Methods:Laparoscopic lavage was compared with colon resection and stoma in a randomized controlled multicenter trial, DILALA (ISRCTN82208287). Initial diagnostic laparoscopy showing Hinchey III was followed by randomization. Clinical data was collected up to 12 weeks postoperatively.

    Results: Eighty-three patients were randomized, out of whom 39 patients in laparoscopic lavage and 36 patients in the Hartmann procedure groups were available for analysis. Morbidity and mortality after laparoscopic lavage did not differ when compared with the Hartmann procedure. Laparoscopic lavage resulted in shorter operating time, shorter time in the recovery unit, and shorter hospital stay.

    Conclusions:In this trial, laparoscopic lavage as treatment for patients with perforated diverticulitis Hinchey III was feasible and safe in the short-term.

  • 46.
    Axer, Stephan
    et al.
    Örebro University, School of Medical Sciences.
    Szabo, Eva
    Örebro University, School of Medical Sciences. Örebro University Hospital. Department of Surgery, Örebro University Hospital, Örebro, Sweden.
    Näslund, Ingmar
    Department of Surgery, Örebro University Hospital, Örebro, Sweden.
    Weight loss and alterations in co-morbidities after revisional gastric bypass: A case-matched study from the Scandinavian Obesity Surgery Registry2017In: Surgery for Obesity and Related Diseases, ISSN 1550-7289, E-ISSN 1878-7533, Vol. 13, no 5, p. 796-800Article in journal (Refereed)
    Abstract [en]

    Background: In Sweden, Roux-en-Y gastric bypass is the most common procedure when revising a previous bariatric procedure. This study is an analysis of all revisional gastric bypass operations (rGBP) compared with a matched group of primary gastric bypass (pGBP) operated between 2007 and 2012.

    Objective: The aim was to determine whether improvement of obesity-related co-morbidity and changes in weight after revisional gastric bypass surgery were comparable with those seen after primary surgery.

    Setting: 44 hospitals in Sweden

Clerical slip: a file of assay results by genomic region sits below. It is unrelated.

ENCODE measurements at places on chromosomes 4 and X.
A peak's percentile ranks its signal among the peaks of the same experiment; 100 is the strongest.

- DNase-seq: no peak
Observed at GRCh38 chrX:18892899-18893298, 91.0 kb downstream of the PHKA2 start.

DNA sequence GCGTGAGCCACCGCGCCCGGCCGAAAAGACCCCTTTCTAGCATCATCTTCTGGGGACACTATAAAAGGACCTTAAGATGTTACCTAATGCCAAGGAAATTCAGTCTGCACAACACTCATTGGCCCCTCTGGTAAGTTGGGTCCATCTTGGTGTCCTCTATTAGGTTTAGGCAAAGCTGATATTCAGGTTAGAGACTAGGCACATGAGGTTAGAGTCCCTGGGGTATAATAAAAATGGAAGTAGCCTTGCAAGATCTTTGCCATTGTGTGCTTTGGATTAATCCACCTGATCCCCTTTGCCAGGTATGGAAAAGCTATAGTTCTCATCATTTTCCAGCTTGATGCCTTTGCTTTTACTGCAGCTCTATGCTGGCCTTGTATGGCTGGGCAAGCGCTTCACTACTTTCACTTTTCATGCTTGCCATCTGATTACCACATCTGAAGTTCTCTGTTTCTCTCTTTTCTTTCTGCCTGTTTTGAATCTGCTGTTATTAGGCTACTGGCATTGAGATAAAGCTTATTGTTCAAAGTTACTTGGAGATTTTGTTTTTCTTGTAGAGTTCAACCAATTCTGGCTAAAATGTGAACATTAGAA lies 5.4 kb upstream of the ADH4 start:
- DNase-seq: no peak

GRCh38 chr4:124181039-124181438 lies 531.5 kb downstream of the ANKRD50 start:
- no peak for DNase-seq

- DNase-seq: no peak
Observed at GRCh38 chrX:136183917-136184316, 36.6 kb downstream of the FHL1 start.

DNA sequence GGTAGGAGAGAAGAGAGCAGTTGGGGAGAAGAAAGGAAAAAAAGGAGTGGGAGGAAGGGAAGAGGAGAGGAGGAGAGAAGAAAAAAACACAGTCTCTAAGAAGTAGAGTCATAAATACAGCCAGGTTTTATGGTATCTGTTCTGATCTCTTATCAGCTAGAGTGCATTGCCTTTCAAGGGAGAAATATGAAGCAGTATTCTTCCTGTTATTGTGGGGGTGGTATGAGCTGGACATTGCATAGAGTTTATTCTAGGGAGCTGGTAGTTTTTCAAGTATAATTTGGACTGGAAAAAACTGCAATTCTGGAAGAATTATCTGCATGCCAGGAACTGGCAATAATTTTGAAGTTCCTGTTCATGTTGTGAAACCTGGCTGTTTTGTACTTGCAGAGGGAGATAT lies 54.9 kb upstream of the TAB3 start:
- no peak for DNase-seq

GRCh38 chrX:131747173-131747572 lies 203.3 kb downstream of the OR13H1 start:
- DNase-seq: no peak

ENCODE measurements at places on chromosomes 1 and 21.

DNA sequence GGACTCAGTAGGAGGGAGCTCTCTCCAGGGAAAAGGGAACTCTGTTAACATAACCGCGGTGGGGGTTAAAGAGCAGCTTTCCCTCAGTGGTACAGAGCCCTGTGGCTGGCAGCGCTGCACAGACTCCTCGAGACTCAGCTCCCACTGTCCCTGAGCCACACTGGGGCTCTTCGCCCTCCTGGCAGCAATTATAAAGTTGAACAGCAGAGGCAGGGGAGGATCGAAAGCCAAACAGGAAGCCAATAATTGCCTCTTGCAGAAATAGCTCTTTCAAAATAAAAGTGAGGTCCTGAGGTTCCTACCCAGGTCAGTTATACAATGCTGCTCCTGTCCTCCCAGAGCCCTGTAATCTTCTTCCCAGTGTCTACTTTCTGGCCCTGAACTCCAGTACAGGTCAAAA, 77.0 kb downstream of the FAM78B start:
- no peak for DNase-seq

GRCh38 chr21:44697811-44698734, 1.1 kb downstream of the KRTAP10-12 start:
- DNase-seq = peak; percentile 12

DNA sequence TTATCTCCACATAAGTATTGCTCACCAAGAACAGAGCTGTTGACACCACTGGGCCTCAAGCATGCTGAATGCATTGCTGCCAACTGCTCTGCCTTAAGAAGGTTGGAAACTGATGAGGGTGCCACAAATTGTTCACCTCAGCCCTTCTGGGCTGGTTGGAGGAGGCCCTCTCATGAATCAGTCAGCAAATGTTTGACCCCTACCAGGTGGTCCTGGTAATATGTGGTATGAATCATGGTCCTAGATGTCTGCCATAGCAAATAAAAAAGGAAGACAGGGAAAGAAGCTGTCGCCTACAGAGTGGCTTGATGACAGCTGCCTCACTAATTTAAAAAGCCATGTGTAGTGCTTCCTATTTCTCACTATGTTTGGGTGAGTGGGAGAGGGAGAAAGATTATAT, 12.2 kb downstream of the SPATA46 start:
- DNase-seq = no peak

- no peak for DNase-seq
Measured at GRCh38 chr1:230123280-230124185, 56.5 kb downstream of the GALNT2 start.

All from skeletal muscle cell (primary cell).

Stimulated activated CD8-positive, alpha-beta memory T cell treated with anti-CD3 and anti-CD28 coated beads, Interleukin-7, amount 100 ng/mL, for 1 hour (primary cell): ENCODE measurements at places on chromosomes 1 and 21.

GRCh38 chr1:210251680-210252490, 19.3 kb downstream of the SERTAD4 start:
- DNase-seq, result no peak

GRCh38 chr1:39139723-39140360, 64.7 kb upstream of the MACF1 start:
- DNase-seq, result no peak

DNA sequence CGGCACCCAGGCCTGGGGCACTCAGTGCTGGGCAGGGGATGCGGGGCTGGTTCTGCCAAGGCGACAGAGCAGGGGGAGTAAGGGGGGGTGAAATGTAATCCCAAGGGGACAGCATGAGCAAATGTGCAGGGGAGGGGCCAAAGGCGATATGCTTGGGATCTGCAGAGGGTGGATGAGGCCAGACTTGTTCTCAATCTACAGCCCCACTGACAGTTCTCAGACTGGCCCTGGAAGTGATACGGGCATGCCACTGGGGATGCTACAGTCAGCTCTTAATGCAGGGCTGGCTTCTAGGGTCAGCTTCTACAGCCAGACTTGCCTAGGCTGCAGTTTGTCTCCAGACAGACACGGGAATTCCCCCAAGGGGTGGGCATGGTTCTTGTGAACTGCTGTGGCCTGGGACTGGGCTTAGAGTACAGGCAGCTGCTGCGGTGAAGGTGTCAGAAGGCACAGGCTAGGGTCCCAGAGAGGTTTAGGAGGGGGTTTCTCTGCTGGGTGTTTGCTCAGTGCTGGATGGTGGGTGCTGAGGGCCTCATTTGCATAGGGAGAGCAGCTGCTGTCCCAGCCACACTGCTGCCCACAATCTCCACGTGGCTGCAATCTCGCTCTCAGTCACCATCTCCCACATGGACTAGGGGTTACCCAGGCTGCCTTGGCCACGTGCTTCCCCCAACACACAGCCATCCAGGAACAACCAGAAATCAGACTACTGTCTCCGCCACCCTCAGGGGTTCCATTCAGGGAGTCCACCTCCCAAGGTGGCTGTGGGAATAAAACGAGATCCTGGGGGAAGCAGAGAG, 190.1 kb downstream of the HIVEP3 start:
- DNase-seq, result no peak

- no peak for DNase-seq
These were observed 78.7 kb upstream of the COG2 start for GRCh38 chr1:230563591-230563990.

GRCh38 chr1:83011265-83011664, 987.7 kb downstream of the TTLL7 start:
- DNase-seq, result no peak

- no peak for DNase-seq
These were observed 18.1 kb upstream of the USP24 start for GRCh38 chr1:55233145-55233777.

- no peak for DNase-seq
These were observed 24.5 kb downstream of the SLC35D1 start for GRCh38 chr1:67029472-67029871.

Methods: Retrospective data were retrieved from the Scandinavian Obesity Surgery Registry. The study group (rGBP) comprised 1224 patients, and the control group (pGBP) comprised 3612 patients matched for age and gender.

    Results: The indication for revision was weight failure in 512 patients (42%), a late complication of the initial procedure in 330 patients (27%), and a combination of weight failure and complication in 303 patients (25%). A total of 66% of patients in the rGBP group and 67% in the pGBP group completed the 2-year follow-up in the Scandinavian Obesity Surgery Registry.

    The rGBP-group had significantly less excess BMI loss (%EBMIL, 59.4 +/- 147.0 versus 79.5 +/- 24.7, P < .001) and a lower dyslipidemia remission rate (42.9% versus 62.0%, P = .005) at the time of the 2-year follow-up. Remission rates of sleep apnea, hypertension, type 2 diabetes, and depression were similar. The effects on obesity-related co-morbidity were not related to the indication for revisional surgery or the initial bariatric procedure.

    Conclusion: Even if weight results might be inferior compared with primary bypass procedures, the improvement of co-morbidity is similar. (C) 2017 American Society for Metabolic and Bariatric Surgery. All right reserved

  • 47.
    Bark, Tor
    et al.
    Department of Surgery and Medicine, Karolinska Hospital, Stockholm, sweden.
    Engervall, Per A.
    Department of Surgery and Medicine, Karolinska Hospital, Stockholm, Sweden.
    Katouli, Mohammad
    Center for Microbiology and Tumorbiology, Karolinska Institute, Stockholm, Sweden.
    Ljungqvist, Olle